# Encoding in real space

Hi, is there is a way to confine encoded amplitudes (MottonenStatePreparation) to real space? Naively, if the input vector contains negative real numbers, they seem to encoded in imaginary numbers, which is a problem when I try to read (‘decode’) the statevector later (i.e. if I take the absolute amplitude of the complex number, I lose the sign of the original numbers from the input vector).

Sorry if I have not phrased the question properly, thank you.

``````dev = qml.device("default.qubit", wires=3)

@qml.qnode(dev)
def encode(f, wires):
qml.templates.MottonenStatePreparation(f, wires=wires)
return qml.probs(wires=list(range(3)))

state= [1,1,1,1,-1,-1,-1,-1]/np.sqrt(8)
print('state \n',state)
encode(f=state,wires=list(range(3)))
print('encode \n',dev.state)
print(qml.draw(encode)(f=state,wires=list(range(3))))
``````

Hi @leongfy, very good question. It seems that making this work is not trivial.

This tutorial might be useful though.

@Maria_Schuld, do you have any thoughts on this?

Hey @leongfy,

You are totally right, it is a property of the `MottonenStatePreparation` algorithm that amplitude vectors are prepared up to a global phase factor (which is unmeasurable in quantum mechanics as you may know, but can cause quite a lot of headaches in simulations). For example, `[0+i*a1, 0+i*a2]` and `[0i+a1, 0i+a2]` are the same quantum state up to the global phase `(-i)`.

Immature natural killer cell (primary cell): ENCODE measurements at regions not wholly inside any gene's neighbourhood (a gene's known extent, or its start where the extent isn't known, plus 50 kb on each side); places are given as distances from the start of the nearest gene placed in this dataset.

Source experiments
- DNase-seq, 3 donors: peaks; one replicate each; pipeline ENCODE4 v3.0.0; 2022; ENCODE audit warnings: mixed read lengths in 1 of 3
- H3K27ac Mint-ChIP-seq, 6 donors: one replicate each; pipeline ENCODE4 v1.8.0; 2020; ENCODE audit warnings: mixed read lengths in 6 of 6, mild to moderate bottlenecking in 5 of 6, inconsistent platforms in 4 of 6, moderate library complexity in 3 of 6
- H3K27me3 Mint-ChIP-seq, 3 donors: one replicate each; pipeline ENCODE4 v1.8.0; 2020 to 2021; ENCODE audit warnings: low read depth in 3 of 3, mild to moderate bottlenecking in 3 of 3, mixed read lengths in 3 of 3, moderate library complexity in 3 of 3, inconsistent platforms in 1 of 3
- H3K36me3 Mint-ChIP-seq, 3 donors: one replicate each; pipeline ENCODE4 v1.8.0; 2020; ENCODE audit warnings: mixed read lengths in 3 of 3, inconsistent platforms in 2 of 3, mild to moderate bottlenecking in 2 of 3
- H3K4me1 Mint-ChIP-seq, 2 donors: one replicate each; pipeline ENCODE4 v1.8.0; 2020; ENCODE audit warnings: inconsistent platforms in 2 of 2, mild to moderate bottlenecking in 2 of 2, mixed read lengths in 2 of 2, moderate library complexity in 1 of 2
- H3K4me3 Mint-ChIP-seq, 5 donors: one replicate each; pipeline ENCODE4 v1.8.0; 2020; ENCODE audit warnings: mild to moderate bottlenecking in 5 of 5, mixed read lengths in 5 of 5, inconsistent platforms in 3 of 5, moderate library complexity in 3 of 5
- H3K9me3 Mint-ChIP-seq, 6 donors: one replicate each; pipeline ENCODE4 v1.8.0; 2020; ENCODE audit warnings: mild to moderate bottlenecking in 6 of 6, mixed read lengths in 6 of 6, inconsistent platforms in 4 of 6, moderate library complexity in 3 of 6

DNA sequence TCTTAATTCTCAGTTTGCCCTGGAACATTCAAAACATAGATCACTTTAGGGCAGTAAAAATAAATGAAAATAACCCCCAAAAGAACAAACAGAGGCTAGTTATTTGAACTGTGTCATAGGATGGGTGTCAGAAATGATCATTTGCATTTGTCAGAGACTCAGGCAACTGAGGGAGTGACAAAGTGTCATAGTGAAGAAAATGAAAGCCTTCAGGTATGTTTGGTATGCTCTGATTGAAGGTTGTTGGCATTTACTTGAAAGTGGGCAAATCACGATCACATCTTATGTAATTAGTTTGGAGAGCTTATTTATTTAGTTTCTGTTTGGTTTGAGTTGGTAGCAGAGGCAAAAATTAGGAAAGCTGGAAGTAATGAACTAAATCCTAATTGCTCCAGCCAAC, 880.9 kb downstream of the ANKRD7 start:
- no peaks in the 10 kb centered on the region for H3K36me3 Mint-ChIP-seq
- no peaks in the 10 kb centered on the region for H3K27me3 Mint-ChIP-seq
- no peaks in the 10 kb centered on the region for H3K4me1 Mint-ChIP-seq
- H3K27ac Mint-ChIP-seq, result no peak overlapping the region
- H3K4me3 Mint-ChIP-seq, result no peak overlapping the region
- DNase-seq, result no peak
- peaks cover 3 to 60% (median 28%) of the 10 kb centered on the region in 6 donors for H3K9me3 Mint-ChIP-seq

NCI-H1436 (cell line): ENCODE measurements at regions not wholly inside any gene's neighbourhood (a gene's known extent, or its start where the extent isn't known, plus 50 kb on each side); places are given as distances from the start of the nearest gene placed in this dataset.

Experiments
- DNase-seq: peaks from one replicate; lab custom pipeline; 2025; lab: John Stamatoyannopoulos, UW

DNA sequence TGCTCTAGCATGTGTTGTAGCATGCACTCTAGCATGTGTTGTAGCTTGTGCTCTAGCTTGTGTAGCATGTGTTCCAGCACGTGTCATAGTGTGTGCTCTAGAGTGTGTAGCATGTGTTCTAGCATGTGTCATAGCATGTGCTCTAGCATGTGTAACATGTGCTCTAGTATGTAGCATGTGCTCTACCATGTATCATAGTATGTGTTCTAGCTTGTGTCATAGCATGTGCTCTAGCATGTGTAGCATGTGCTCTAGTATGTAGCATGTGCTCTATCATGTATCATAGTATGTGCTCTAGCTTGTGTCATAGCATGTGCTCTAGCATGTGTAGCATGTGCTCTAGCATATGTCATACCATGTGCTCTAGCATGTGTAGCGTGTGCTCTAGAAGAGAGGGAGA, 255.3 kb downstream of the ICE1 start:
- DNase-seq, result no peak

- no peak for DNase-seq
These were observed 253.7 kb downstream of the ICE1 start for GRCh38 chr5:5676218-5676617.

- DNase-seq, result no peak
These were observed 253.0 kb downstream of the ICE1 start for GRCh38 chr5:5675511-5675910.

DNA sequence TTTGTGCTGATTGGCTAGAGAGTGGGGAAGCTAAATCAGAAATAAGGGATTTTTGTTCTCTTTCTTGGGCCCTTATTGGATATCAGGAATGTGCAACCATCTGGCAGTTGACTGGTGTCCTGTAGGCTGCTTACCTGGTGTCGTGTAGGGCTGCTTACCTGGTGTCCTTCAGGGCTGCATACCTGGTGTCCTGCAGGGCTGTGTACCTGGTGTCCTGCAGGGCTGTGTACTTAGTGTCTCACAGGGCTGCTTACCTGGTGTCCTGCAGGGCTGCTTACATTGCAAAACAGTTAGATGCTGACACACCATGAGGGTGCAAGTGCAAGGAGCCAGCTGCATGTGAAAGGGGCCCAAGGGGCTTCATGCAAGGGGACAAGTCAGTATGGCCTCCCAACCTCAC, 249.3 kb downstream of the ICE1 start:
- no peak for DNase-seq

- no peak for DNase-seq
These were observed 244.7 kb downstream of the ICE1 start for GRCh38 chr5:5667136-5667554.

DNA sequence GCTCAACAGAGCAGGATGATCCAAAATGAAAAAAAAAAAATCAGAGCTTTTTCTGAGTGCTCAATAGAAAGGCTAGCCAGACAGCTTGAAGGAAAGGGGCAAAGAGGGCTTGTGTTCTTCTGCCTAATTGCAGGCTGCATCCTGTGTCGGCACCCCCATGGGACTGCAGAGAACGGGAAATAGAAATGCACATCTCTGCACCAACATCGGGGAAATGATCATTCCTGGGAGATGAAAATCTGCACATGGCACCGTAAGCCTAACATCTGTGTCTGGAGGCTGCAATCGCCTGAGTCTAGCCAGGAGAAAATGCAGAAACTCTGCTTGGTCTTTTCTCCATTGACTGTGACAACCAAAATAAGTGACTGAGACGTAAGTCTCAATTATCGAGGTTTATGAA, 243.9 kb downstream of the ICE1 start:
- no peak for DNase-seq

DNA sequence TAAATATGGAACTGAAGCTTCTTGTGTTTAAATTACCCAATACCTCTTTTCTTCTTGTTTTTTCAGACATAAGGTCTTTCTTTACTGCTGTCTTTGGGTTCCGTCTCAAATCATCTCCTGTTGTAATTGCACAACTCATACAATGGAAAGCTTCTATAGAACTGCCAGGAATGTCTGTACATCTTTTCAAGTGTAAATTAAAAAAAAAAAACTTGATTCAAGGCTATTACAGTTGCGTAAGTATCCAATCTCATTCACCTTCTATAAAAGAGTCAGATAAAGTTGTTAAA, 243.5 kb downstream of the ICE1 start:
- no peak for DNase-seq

Programmatically, there are two things you can do: either you find a state preparation algorithm that uses a different global phase (which, I can assure you, takes a bit of time because they are quite nasty to pick apart), or you use `QubitStateVector` for simulators to set your desired state as the initial state:

``````import pennylane as qml
from pennylane import numpy as np

dev = qml.device("default.qubit", wires=3)

@qml.qnode(dev)
def encode(f, wires):
qml.QubitStateVector(f, wires=wires)
return qml.state()

state= ([1,1,1,1,-1,-1,-1,-1]/np.sqrt(8))
res = encode(f=state, wires=list(range(3)))
print(np.allclose(res, state)) # is True
``````

The second solution is simple and fast, but some devices and differentiation methods may not work with this state preparation routine.

Lastly, I am not 100% sure why the global phase is worrying you? Even if the negative signs are encoded in the real part of an amplitude, taking the absolute square will annihilate the sign? I think the idea of amplitude encoding is more that you do some processing afterwards that uses the signs… just curious Thank you very much for your clear explanation!